On any given night of stargazing, you can expect to see about two meteors every hour. Meteors, commonly known as ‘shooting stars’, are flashes of light caused by pieces of dust or rock burning up as they pass through the Earth’s atmosphere. Incredibly, these are usually the size of a grain of sand, but they travel so fast that they create a trail that glows as brightly as the stars.
Every so often, the Earth’s orbit brings us into a particularly dense patch of cosmic debris – a trail of rock and dust left in the wake of an asteroid or comet. We see this as a meteor shower.
The Perseid (‘Per-see-id’) meteor shower is one of the most active in the northern hemisphere. Caused by debris from the comet Swift-Tuttle, the Perseids are named after the constellation that the meteors appear to come from: Perseus (astronomers call this point the meteor shower’s ‘radiant’).
When can you see the Perseid meteor shower 2021 in the UK?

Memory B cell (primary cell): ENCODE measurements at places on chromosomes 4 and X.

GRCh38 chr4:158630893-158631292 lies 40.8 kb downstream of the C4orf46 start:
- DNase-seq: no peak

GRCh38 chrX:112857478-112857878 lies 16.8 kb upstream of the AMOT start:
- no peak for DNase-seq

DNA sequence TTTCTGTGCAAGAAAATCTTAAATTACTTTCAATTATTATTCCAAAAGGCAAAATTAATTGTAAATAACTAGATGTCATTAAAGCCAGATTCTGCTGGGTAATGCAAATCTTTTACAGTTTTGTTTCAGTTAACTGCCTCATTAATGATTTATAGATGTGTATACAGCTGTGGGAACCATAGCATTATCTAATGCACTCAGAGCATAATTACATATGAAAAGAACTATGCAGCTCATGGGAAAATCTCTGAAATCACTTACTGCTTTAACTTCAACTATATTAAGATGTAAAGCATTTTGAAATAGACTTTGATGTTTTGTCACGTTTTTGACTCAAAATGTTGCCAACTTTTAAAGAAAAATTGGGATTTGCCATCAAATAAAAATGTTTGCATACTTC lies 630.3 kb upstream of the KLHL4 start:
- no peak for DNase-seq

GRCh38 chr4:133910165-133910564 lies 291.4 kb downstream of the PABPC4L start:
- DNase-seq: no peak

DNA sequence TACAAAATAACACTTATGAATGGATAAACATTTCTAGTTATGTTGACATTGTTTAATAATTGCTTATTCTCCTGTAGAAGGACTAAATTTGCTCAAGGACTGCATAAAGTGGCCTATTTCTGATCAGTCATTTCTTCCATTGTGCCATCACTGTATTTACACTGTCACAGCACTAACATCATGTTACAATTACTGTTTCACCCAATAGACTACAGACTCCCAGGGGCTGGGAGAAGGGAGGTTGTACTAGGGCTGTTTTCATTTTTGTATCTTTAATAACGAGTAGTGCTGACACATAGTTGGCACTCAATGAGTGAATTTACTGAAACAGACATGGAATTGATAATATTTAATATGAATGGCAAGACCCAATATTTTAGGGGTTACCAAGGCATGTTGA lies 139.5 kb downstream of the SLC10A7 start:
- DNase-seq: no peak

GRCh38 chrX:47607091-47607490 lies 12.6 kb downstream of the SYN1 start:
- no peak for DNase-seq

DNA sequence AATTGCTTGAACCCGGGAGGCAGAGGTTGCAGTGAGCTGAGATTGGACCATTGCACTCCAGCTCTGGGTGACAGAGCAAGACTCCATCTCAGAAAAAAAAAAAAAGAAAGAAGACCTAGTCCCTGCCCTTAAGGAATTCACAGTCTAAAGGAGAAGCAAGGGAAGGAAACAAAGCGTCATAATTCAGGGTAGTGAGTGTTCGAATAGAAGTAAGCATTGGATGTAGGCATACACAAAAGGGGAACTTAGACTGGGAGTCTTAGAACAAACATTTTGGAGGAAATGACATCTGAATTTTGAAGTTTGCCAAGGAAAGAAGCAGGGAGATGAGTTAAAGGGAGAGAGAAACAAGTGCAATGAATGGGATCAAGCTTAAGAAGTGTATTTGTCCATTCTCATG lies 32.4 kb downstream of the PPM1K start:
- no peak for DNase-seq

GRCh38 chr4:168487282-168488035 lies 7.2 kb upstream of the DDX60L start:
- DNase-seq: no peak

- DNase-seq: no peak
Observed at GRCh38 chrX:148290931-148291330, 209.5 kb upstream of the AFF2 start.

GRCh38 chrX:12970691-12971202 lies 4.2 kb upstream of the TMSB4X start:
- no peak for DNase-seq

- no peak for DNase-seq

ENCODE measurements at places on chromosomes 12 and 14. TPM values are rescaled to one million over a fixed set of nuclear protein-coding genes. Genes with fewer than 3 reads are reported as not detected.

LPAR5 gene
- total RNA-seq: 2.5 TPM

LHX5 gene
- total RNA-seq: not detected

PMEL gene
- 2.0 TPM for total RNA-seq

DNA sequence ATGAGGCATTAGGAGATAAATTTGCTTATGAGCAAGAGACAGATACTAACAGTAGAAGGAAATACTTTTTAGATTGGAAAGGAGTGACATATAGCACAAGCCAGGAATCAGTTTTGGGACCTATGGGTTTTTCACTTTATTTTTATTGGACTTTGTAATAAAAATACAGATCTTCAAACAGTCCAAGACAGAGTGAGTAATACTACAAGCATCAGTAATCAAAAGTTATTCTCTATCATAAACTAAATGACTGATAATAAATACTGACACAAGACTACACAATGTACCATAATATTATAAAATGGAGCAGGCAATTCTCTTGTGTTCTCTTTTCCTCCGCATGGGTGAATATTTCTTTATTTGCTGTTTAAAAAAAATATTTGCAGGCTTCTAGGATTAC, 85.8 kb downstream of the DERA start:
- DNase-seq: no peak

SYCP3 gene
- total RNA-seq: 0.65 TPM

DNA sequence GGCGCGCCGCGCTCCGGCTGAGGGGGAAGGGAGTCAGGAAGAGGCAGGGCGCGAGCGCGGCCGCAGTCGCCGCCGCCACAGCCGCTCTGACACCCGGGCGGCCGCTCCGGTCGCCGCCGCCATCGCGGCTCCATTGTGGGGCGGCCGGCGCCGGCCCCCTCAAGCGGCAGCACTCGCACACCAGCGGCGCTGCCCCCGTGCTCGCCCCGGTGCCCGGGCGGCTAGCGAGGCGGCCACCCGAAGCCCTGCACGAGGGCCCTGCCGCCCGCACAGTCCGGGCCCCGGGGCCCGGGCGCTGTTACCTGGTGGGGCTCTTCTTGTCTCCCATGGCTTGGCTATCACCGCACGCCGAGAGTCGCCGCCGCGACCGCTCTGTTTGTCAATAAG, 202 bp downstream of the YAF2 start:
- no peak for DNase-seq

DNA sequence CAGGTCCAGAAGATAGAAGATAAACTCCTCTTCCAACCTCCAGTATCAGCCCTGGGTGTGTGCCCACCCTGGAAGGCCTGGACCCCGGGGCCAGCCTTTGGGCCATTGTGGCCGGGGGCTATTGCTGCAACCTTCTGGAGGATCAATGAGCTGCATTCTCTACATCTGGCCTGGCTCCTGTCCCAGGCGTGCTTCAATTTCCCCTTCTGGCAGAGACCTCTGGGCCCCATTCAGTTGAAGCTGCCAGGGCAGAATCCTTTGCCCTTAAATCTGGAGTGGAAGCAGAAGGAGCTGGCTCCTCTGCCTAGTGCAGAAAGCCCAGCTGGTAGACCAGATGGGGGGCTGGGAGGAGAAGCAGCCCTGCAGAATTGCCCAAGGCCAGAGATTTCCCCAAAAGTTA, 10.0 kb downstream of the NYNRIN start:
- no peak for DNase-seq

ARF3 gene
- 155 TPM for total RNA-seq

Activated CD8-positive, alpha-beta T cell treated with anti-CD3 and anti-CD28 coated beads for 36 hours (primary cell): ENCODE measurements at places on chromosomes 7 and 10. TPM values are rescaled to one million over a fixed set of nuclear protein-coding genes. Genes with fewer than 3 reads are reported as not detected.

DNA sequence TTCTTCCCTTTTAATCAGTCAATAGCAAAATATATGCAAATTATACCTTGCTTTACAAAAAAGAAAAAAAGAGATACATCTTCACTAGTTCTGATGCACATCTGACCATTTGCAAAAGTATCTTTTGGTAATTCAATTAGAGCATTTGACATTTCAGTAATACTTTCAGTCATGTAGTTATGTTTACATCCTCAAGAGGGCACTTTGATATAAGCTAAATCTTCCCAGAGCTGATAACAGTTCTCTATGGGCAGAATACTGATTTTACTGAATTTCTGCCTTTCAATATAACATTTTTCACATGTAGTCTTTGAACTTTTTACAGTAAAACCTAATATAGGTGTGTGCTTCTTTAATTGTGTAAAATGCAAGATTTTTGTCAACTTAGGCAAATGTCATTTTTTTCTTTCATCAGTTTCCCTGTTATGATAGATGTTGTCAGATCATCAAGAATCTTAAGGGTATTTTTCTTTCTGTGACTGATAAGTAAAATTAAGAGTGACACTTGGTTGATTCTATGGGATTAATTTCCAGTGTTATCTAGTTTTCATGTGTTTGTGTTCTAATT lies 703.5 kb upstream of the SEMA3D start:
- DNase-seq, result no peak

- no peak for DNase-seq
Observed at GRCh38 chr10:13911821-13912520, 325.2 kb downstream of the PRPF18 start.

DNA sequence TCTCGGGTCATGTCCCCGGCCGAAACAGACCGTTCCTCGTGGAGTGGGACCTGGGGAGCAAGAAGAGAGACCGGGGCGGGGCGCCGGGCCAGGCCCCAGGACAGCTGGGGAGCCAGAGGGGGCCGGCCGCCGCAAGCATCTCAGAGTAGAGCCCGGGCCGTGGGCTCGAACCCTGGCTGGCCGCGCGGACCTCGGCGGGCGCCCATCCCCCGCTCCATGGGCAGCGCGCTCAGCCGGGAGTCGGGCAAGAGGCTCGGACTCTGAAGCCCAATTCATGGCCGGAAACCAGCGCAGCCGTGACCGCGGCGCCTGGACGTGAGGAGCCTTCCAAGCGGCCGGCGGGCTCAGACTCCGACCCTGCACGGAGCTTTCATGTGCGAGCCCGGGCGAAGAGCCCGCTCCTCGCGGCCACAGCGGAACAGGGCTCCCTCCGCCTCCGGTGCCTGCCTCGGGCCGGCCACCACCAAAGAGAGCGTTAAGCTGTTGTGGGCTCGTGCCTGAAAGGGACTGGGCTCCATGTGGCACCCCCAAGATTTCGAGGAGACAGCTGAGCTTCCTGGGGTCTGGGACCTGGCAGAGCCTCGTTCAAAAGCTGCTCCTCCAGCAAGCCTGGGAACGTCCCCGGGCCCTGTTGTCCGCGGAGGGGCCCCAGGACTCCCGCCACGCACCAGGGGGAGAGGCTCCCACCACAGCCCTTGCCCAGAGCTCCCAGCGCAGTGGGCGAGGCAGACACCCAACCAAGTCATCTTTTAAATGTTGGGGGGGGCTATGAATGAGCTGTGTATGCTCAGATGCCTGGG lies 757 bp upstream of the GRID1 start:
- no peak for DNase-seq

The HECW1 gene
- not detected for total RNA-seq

This year, the Perseids will peak on 12-13 August, but you can spot them anytime from around 16 July to 23 August. The meteors can be seen at any time of night, but the darker it is, the better your chances, so aim for between midnight and 5am. A night with little moonlight, around the new Moon on 8 August, would be perfect.
How can I see the Perseid meteor shower 2021?
Let your eyes adjust, then look directly up. Although the meteors originate in Perseus, it’s not important to specifically find that constellation – they can travel across the whole sky. So make sure you can see as much sky as possible, without obstruction from buildings or trees, to give yourself the best chance.
Most importantly, make sure that you’re comfortable, by taking a chair (a reclining one is best), a blanket, and maybe even a bottle of wine with you.
How many meteors will I be able to see?
How many meteors you’ll be able to see will change over the course of the shower. On the peak on 12-13 August, you may be able to see up to an astonishing 150 meteors per hour – at least, provided the sky is clear.